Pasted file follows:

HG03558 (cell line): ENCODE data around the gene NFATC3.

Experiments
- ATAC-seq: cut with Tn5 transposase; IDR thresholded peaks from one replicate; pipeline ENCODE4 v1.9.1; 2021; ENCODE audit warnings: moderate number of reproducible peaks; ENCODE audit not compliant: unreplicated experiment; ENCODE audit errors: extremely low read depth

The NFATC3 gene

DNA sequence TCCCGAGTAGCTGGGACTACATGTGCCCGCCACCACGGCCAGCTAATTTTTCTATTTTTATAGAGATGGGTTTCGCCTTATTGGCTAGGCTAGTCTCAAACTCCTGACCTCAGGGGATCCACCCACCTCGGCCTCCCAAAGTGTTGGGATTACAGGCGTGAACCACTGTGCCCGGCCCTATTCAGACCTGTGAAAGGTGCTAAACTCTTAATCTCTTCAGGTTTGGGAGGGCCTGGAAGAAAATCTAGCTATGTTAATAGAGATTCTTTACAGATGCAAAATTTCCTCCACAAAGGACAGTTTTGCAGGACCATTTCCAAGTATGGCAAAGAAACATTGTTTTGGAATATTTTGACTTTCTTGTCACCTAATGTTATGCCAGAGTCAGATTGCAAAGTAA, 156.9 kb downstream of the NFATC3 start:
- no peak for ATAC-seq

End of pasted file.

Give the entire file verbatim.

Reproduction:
HG03558 (cell line): ENCODE data around the gene NFATC3.

Experiments
- ATAC-seq: cut with Tn5 transposase; IDR thresholded peaks from one replicate; pipeline ENCODE4 v1.9.1; 2021; ENCODE audit warnings: moderate number of reproducible peaks; ENCODE audit not compliant: unreplicated experiment; ENCODE audit errors: extremely low read depth

The NFATC3 gene

DNA sequence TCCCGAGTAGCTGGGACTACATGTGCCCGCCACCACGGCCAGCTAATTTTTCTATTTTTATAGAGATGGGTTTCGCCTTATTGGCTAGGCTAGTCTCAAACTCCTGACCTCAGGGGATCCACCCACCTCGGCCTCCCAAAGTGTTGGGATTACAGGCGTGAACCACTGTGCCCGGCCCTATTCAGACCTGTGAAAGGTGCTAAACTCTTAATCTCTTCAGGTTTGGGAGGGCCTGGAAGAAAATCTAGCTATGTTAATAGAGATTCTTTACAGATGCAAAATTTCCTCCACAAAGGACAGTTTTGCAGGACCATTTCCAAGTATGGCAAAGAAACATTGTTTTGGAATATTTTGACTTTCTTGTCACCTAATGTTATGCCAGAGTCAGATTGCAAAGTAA, 156.9 kb downstream of the NFATC3 start:
- no peak for ATAC-seq